Alton Brown is still going through “Good Eats” withdrawal.
The Atlanta food maestro retired his quirky Food Network show last fall after 13 years and 252 episodes.
“It’s difficult to let go,” Brown said in a phone interview this week from New York. “When one decides to put a stop to a life’s work, you kind of float in a funny state for a while. I’m working on it.”
Not that Brown is sitting in his Atlanta office eating bonbons all day. He continues to host “Iron Chef America” in New York and “The Next Iron Chef” in Los Angeles — and has been given regular duties on the upcoming season of “Food Network Star.”
The show, in its eighth season, has been given its first major revamp. Instead of individuals competing directly with each other to host their own Food Network program, the contestants are now broken into three teams. Each team will be led by one of the network’s mainstays: Bobby Flay, Giada De Laurentiis and Brown. Their mentoring roles are similar to the way NBC’s “The Voice” is structured.
Two Food Network executives and regular judges on the show – Susan Fogelson and Bob Tuschman — will pare the 15 contestants down to three. Those three create “mini-pilots” of what their shows would be like, and America will vote on who wins.
“I’ve moaned and complained about the quality of the people who came out of the ‘Food Network Star’ machine,” Brown said. “Now I have to put up or shut up. Can I do better? I took that as a challenge.”
Brown said he sifted through 100 tapes and watched 20 live auditions. Competing for contestants with Flay and De Laurentiis, Brown said he got three of his first choices and two second choices.
Each team, he said, reflects the mentor’s sensibilities. Flay, for instance, wants cooks.
“He believes if you’ve got the cooking chops, he can teach you television. Giada is diametrically opposed to that. She is looking for personality, sparkle and charm.”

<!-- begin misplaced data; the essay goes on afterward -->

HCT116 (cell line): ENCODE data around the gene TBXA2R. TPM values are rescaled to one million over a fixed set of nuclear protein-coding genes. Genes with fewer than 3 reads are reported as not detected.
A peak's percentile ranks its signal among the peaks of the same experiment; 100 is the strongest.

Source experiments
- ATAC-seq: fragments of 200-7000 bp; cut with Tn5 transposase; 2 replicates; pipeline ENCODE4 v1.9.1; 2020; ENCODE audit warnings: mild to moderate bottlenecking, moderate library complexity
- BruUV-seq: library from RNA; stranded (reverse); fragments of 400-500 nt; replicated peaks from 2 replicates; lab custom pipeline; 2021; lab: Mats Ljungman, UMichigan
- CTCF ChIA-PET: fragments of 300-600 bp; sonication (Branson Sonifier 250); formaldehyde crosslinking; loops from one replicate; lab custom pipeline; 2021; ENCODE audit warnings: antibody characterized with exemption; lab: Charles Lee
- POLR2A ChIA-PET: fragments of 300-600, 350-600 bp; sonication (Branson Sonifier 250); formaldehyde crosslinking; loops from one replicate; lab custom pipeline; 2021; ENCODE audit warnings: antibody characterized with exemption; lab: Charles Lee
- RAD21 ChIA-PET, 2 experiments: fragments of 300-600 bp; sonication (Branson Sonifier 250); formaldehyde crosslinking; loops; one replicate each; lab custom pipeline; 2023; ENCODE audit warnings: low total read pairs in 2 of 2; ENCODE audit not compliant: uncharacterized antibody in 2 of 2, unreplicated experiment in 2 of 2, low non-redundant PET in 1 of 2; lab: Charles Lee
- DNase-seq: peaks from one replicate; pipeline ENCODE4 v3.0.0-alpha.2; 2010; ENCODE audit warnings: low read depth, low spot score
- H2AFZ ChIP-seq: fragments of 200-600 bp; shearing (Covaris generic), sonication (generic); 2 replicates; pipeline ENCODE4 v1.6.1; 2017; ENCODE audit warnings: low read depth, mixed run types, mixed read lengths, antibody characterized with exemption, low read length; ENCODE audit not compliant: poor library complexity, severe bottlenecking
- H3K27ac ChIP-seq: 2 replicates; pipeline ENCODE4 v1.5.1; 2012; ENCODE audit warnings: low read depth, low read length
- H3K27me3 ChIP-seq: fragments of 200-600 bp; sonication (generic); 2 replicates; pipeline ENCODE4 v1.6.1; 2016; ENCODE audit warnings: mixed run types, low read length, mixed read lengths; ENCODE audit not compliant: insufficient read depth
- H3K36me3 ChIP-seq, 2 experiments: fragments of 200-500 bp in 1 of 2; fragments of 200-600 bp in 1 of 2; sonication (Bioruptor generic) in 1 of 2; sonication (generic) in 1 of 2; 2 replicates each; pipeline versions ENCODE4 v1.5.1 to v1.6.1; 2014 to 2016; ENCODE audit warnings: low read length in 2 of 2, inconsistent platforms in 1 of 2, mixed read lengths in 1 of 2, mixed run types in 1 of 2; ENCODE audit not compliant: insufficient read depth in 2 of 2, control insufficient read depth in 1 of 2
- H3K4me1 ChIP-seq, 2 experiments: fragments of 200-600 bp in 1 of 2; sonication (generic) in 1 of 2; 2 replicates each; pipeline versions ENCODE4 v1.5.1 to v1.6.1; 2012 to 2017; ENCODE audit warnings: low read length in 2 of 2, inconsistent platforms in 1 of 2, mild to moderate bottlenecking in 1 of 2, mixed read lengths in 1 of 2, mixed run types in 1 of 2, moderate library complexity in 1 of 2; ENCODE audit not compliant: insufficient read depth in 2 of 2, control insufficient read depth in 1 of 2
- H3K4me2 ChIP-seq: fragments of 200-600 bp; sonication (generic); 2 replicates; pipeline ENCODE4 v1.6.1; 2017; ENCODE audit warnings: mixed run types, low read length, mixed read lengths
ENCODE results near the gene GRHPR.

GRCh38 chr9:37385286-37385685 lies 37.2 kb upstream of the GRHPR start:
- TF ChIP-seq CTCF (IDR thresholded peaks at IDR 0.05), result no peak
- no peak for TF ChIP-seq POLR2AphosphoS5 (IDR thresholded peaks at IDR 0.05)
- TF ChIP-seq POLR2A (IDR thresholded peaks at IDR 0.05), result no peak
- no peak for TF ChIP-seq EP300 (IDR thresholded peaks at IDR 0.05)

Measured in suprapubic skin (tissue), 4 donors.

Brown, on the other hand, sought out oddballs, kind of like himself: “People who can communicate a unique culinary point of view,” he said.
“I got the geeks. My people don’t look normal. They’re all interesting looking, not classically beautiful. Giada’s team has no ugly people. They have stunning skin and fantastic dental plans.”
He admits getting attached to his contestants and teased a Food Network first: Brown will cry on camera. “Not something I do very often,” he noted. “My tear ducts have not been used in decades.”
Heck, he said didn’t even cry over the end of “Good Eats.”
Brown’s studio in Atlanta where he shot the combination food education/sketch comedy show has not been dismantled yet. He still uses the space for Food Network webisodes, but said he doesn’t go in there unless he has to.
The goofy “Good Eats” props — the big cow, the oversize meats and vegetables, the chicken with the parachute — are still strewn about the building. He hopes to eventually hold a charity auction. “Fans cherish these strange little items from this strange little food store.”
Nonetheless, Brown’s glad “Good Eats” lives on in reruns on the Cooking Channel, Food Network’s sister station.
“They’ve taken on the cloak of classic episodes, which is nice,” he said. “We put a freaking lot of work into those things.”
“Food Network Star”
9 p.m. Sundays, Food Network.